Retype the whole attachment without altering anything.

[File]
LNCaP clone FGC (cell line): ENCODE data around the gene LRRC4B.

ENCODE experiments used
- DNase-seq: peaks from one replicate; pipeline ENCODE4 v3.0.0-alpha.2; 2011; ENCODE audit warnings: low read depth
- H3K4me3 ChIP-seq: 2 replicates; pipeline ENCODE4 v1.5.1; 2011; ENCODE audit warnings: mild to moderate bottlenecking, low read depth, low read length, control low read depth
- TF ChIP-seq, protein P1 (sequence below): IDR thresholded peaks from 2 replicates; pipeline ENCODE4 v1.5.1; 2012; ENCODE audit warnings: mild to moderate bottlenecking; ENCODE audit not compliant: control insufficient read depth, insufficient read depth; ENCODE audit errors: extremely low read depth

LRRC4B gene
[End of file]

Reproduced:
LNCaP clone FGC (cell line): ENCODE data around the gene LRRC4B.

ENCODE experiments used
- DNase-seq: peaks from one replicate; pipeline ENCODE4 v3.0.0-alpha.2; 2011; ENCODE audit warnings: low read depth
- H3K4me3 ChIP-seq: 2 replicates; pipeline ENCODE4 v1.5.1; 2011; ENCODE audit warnings: mild to moderate bottlenecking, low read depth, low read length, control low read depth
- TF ChIP-seq, protein P1 (sequence below): IDR thresholded peaks from 2 replicates; pipeline ENCODE4 v1.5.1; 2012; ENCODE audit warnings: mild to moderate bottlenecking; ENCODE audit not compliant: control insufficient read depth, insufficient read depth; ENCODE audit errors: extremely low read depth

LRRC4B gene